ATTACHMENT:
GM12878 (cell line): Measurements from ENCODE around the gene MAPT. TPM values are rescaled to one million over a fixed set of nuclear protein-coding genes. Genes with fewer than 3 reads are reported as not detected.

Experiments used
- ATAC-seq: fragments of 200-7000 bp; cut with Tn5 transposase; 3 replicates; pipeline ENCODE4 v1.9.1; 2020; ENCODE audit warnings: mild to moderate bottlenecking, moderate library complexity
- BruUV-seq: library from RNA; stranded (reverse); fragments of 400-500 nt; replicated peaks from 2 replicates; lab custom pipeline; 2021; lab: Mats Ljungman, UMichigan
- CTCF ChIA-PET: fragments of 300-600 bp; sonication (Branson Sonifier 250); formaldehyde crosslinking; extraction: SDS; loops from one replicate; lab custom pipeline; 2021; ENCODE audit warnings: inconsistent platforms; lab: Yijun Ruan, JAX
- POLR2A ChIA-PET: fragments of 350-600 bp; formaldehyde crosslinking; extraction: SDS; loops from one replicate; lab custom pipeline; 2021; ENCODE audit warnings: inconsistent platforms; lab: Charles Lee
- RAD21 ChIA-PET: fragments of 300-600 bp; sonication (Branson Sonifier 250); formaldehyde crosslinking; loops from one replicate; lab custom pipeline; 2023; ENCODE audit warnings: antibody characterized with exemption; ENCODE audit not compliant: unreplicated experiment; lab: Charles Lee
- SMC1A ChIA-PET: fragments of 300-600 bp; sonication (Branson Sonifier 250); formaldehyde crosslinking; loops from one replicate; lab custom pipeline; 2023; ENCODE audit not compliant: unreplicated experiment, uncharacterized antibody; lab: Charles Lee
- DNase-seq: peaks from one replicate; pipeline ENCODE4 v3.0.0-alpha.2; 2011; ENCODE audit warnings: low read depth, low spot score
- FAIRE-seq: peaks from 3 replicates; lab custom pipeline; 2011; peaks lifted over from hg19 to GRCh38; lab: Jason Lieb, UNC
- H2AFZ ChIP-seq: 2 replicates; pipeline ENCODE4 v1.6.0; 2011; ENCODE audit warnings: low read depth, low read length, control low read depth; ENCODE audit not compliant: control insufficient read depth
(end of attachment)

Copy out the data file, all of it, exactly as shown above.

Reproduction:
GM12878 (cell line): Measurements from ENCODE around the gene MAPT. TPM values are rescaled to one million over a fixed set of nuclear protein-coding genes. Genes with fewer than 3 reads are reported as not detected.

Experiments used
- ATAC-seq: fragments of 200-7000 bp; cut with Tn5 transposase; 3 replicates; pipeline ENCODE4 v1.9.1; 2020; ENCODE audit warnings: mild to moderate bottlenecking, moderate library complexity
- BruUV-seq: library from RNA; stranded (reverse); fragments of 400-500 nt; replicated peaks from 2 replicates; lab custom pipeline; 2021; lab: Mats Ljungman, UMichigan
- CTCF ChIA-PET: fragments of 300-600 bp; sonication (Branson Sonifier 250); formaldehyde crosslinking; extraction: SDS; loops from one replicate; lab custom pipeline; 2021; ENCODE audit warnings: inconsistent platforms; lab: Yijun Ruan, JAX
- POLR2A ChIA-PET: fragments of 350-600 bp; formaldehyde crosslinking; extraction: SDS; loops from one replicate; lab custom pipeline; 2021; ENCODE audit warnings: inconsistent platforms; lab: Charles Lee
- RAD21 ChIA-PET: fragments of 300-600 bp; sonication (Branson Sonifier 250); formaldehyde crosslinking; loops from one replicate; lab custom pipeline; 2023; ENCODE audit warnings: antibody characterized with exemption; ENCODE audit not compliant: unreplicated experiment; lab: Charles Lee
- SMC1A ChIA-PET: fragments of 300-600 bp; sonication (Branson Sonifier 250); formaldehyde crosslinking; loops from one replicate; lab custom pipeline; 2023; ENCODE audit not compliant: unreplicated experiment, uncharacterized antibody; lab: Charles Lee
- DNase-seq: peaks from one replicate; pipeline ENCODE4 v3.0.0-alpha.2; 2011; ENCODE audit warnings: low read depth, low spot score
- FAIRE-seq: peaks from 3 replicates; lab custom pipeline; 2011; peaks lifted over from hg19 to GRCh38; lab: Jason Lieb, UNC
- H2AFZ ChIP-seq: 2 replicates; pipeline ENCODE4 v1.6.0; 2011; ENCODE audit warnings: low read depth, low read length, control low read depth; ENCODE audit not compliant: control insufficient read depth